He says: ‘There will be demand for more space that meets increasingly tough environmental targets, at the expense of older buildings that have not been extensively refitted with appropriate heating, cooling systems and proper insulation.’
TRUSTS ALLOW INVESTORS TO SELL IF THEY NEED TO
Property is hard to sell in a hurry. The process is long and complex, and anyone who tries to do it in a rush is likely to have to accept a poor price.
That is why open-ended funds (unit trusts and investment companies) are rarely ideal for property investment. If many investors want to get their money out at once – as happened, for example, after the Brexit vote and at the onset of the pandemic – fund managers either have to sell properties on the cheap or prevent investors from accessing their money until things settle down.
Investment trusts offer a better alternative as they are listed on the London Stock Exchange. As a result, investors can buy or sell shares as they please while the fund managers do not have to sell assets when the property market goes into crisis mode.
The price of shares in a property investment trust can deviate from the value of the underlying holdings. If the shares are worth more, they trade at a premium. If worth less, they trade at a discount. Buying at discount can be a good way to pick up a bargain. However, sometimes there is a good reason why a trust is undervalued, and indeed some investors are happy to buy at a premium if they have confidence in the product they are buying.
Charles Stanley Direct’s Rob Morgan recommends that property investors look for income diversification, making sure they are not too reliant on any one sector. He adds: ‘Being able to target the areas where rental income growth is robust and having the agility to move in and out of sub-sectors according to how valuations move could be an important advantage.’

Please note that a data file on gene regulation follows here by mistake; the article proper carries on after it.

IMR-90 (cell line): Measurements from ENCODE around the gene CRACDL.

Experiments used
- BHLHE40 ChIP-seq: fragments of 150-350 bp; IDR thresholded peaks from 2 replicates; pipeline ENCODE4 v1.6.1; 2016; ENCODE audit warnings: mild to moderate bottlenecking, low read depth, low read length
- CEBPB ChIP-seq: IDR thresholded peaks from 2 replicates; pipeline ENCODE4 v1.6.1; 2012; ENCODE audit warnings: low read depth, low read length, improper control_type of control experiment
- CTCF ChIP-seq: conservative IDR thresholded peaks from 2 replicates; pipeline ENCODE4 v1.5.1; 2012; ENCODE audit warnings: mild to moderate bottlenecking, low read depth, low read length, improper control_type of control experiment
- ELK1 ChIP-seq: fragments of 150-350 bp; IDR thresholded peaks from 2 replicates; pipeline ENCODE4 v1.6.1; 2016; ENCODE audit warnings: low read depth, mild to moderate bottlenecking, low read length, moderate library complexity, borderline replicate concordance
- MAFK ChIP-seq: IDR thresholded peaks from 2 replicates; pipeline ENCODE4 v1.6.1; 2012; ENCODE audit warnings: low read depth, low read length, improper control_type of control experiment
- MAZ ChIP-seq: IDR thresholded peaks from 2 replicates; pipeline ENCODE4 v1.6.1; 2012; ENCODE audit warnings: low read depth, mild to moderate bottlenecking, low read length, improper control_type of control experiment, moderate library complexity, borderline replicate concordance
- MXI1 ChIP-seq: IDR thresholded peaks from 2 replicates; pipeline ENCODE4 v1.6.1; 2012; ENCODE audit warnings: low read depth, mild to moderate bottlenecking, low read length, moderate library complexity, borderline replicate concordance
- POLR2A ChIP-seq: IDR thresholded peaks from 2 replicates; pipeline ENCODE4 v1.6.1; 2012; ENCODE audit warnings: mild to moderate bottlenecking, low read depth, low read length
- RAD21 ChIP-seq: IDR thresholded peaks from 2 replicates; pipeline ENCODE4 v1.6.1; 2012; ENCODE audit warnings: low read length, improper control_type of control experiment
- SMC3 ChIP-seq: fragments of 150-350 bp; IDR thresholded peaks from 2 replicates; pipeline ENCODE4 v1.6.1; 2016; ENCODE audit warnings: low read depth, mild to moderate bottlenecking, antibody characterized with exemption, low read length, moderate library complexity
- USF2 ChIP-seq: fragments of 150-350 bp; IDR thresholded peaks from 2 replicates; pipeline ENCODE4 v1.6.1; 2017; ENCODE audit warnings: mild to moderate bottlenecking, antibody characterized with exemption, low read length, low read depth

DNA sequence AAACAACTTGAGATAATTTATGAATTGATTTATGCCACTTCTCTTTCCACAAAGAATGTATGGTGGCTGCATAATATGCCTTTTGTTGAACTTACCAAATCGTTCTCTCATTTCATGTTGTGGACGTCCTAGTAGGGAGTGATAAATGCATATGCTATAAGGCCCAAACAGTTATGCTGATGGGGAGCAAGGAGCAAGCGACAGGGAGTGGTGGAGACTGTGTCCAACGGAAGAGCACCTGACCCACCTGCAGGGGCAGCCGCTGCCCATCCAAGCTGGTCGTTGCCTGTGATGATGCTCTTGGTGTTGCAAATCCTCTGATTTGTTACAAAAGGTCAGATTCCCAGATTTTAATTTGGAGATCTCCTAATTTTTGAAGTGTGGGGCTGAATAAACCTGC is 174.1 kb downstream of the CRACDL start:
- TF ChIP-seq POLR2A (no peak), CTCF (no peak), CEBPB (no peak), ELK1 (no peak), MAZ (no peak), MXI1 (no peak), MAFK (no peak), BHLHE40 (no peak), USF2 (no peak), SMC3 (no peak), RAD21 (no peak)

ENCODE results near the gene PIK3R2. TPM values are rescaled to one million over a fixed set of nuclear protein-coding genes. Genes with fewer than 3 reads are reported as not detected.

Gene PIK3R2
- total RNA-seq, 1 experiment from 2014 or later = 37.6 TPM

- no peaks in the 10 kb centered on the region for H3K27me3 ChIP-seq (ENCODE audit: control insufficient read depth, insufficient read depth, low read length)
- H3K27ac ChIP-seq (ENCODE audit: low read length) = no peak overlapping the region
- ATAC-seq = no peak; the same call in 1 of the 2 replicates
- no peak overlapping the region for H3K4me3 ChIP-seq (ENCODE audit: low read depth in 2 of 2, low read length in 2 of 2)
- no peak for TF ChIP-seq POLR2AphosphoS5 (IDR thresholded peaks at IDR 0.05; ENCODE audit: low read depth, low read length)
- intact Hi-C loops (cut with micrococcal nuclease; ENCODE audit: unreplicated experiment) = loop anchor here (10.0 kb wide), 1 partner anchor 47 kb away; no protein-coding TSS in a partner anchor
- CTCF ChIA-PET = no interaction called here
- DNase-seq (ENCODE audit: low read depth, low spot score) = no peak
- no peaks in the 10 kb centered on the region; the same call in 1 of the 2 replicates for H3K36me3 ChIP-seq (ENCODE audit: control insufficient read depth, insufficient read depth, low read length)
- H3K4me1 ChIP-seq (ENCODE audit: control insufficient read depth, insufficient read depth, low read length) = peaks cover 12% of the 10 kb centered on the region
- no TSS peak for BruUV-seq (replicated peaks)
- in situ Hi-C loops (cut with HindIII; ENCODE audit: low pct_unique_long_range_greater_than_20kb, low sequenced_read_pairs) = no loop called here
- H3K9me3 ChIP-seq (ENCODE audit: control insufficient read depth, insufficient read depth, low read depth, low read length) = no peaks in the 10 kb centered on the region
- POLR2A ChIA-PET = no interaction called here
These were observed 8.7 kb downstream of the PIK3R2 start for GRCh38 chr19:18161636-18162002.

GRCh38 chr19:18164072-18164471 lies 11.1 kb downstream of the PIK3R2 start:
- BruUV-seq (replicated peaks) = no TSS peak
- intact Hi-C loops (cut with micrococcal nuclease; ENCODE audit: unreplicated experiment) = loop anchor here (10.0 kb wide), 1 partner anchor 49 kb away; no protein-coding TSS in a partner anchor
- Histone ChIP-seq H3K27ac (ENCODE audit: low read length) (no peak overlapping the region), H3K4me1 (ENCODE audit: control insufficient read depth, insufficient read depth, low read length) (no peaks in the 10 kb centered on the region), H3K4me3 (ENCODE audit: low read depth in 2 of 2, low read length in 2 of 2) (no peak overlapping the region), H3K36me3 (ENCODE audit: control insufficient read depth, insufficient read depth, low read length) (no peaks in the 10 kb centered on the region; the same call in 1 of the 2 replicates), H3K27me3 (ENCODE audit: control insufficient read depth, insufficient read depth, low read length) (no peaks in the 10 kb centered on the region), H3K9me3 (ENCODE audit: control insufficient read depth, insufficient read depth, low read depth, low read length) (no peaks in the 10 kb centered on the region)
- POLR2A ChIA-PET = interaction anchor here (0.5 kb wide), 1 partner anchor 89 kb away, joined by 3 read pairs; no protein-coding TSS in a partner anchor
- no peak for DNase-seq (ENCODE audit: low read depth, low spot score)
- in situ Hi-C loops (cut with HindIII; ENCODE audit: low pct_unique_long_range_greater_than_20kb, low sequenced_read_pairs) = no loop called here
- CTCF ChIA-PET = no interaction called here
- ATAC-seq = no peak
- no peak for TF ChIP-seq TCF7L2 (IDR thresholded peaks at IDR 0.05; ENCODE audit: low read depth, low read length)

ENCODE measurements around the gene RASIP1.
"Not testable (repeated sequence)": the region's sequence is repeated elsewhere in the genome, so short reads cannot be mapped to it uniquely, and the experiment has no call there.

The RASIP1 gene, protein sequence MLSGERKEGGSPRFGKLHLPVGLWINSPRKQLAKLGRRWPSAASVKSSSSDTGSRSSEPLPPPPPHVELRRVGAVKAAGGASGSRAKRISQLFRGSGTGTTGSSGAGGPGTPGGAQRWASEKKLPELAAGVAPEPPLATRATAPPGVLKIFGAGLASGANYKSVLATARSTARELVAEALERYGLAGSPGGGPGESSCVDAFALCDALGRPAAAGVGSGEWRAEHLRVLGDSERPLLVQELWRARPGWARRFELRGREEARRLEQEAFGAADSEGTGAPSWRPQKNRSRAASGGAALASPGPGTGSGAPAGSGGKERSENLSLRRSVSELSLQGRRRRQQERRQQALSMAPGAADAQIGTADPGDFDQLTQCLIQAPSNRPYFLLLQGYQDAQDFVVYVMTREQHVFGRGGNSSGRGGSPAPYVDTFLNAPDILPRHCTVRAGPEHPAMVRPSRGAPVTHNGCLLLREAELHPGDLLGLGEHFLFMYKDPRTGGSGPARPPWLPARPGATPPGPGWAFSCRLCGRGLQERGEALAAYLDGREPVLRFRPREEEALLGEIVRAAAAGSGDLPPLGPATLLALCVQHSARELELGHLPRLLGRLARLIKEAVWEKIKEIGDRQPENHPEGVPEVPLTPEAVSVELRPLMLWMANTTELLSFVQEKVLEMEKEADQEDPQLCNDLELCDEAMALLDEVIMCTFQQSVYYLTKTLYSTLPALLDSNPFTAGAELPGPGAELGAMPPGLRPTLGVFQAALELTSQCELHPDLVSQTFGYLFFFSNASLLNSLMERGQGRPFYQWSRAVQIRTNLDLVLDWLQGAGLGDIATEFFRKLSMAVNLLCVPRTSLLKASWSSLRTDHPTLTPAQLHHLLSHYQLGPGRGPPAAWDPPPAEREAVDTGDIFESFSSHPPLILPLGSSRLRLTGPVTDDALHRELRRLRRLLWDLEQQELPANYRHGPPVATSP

Morgan likes TR Property, an investment trust that holds a portfolio of real estate investment trusts and property companies across Europe.
He also rates Standard Life Investments Property Income Trust, because it has a high yield – 4.8 per cent – and its shares are trading on a 20 per cent discount. He also mentions Tritax Big Box and Warehouse Real Estate, two logistics trusts that have proven fit for the digital age. However, because their shares are trading at large premiums, he warns: ‘We continue to like both, but their shares cannot be considered to be in bargain territory.’
Ben Yearsley, a director of Plymouth-based Shore Financial Planning, signals Supermarket Income Real Estate Investment Trust. It provides investors with a five per cent yield, but its shares are trading on an 11 per cent premium. ‘The trust buys supermarkets that can fulfil physical shopping as well as online deliveries,’ he says.
Pandemic gets labs growing
Biotech and the internet became more integral than ever during the pandemic, helping to increase testing and research facilities – and enable people to work, shop and communicate without having to leave home.
Demand for good laboratories and data centres is still growing.